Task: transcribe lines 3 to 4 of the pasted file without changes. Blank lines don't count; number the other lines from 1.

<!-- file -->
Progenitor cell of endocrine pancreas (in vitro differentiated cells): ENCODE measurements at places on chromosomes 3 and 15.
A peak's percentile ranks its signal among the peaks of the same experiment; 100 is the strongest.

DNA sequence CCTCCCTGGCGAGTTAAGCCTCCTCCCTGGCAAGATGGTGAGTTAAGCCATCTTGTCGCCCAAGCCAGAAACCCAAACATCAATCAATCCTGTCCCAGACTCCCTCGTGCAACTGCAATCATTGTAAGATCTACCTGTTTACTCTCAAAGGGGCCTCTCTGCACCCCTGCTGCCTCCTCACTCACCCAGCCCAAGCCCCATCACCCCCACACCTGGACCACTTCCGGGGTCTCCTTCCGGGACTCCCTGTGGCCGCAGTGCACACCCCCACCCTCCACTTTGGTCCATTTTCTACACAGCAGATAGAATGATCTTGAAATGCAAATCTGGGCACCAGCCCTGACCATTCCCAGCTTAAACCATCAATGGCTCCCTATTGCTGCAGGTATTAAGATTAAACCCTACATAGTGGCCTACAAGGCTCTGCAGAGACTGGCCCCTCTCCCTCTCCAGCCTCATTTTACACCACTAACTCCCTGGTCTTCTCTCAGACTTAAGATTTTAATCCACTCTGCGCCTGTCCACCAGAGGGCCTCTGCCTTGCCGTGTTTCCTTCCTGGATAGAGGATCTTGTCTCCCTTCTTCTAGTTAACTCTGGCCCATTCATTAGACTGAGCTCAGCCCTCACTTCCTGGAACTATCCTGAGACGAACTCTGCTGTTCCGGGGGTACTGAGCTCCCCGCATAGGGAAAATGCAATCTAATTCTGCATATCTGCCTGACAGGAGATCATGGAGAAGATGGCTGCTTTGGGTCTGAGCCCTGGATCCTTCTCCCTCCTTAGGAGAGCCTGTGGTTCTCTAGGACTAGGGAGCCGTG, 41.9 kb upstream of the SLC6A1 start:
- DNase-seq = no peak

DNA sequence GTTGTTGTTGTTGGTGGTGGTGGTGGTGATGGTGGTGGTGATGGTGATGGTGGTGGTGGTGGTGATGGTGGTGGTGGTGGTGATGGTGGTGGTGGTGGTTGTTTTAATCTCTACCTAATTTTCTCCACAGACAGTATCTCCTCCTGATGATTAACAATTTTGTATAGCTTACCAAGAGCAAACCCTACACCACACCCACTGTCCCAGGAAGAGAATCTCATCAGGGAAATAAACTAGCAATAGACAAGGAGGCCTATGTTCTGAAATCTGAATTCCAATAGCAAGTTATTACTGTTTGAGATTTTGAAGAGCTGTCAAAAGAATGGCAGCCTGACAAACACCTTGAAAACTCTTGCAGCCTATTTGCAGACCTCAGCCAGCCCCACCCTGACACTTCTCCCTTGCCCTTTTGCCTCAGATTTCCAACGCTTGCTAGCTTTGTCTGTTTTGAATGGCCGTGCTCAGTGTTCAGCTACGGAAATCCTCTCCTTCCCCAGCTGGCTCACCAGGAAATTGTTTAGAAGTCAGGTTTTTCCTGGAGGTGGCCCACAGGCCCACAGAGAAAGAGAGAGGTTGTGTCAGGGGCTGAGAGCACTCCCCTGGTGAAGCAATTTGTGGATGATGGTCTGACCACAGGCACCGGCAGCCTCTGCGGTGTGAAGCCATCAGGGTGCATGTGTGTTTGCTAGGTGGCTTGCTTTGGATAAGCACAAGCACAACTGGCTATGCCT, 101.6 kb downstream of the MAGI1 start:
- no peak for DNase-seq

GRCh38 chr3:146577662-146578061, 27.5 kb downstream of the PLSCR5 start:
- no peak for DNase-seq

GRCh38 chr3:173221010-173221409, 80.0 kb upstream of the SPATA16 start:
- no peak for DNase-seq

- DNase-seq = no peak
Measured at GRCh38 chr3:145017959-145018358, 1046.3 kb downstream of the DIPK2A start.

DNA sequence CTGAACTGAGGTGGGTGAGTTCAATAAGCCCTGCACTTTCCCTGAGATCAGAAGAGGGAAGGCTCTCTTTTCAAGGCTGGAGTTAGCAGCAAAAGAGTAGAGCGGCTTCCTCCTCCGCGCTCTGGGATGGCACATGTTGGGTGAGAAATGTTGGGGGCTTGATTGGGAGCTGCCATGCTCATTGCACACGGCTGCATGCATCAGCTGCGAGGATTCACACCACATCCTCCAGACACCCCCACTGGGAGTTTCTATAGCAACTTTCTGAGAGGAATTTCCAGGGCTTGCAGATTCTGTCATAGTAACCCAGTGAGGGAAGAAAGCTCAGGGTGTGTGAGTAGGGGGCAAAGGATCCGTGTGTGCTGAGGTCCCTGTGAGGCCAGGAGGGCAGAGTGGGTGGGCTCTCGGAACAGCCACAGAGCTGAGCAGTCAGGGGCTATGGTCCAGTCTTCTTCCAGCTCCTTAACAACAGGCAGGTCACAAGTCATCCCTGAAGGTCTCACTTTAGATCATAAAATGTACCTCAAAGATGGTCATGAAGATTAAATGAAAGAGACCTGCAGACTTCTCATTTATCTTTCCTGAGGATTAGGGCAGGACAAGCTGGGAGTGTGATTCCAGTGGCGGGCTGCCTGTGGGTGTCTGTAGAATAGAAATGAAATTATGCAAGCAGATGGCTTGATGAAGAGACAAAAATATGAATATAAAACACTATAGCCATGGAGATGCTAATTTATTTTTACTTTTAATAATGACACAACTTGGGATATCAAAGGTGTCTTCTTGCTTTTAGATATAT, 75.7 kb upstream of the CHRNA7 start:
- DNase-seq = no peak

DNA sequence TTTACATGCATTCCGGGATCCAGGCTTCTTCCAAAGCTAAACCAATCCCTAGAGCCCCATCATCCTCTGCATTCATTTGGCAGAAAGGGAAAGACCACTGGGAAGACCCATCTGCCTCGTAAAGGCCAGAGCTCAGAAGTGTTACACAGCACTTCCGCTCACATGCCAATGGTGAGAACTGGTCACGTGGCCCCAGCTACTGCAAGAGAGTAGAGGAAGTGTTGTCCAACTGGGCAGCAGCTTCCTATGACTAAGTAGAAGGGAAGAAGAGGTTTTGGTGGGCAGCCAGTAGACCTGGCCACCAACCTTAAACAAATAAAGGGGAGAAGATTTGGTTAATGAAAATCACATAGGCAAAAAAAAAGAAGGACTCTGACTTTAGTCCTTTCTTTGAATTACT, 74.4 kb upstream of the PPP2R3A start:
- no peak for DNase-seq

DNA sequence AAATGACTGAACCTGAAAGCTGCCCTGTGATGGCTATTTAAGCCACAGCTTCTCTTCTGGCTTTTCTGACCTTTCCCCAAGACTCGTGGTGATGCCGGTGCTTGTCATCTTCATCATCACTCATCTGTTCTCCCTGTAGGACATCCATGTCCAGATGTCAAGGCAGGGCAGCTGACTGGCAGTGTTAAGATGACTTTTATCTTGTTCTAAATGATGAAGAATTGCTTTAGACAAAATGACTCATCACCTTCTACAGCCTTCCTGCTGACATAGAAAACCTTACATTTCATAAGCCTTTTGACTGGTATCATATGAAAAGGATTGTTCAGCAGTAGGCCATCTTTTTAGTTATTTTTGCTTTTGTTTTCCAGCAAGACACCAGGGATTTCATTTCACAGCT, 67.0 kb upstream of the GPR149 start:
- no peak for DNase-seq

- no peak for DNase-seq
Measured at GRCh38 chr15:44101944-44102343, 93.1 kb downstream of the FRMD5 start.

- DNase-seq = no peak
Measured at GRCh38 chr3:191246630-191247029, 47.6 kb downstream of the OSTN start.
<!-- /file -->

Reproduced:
DNA sequence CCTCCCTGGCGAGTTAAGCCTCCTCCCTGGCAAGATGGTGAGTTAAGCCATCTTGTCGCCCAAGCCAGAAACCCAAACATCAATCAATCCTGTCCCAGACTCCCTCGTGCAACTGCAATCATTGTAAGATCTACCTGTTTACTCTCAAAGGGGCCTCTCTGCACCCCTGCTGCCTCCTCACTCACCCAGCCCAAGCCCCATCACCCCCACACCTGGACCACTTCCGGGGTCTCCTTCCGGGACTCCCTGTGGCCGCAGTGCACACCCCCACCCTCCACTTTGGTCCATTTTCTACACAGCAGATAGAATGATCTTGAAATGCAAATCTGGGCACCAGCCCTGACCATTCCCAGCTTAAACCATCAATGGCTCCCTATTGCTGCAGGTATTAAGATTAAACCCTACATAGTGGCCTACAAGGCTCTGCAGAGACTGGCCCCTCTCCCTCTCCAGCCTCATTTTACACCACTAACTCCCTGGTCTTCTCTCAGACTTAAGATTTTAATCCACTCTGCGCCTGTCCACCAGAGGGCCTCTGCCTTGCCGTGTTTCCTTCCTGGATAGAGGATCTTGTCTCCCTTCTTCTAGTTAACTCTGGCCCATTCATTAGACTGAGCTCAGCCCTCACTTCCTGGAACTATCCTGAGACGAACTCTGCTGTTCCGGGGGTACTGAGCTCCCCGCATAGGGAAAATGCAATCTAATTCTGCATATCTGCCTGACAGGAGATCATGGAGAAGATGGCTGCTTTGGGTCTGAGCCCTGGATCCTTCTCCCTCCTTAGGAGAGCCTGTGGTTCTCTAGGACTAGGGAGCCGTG, 41.9 kb upstream of the SLC6A1 start:
- DNase-seq = no peak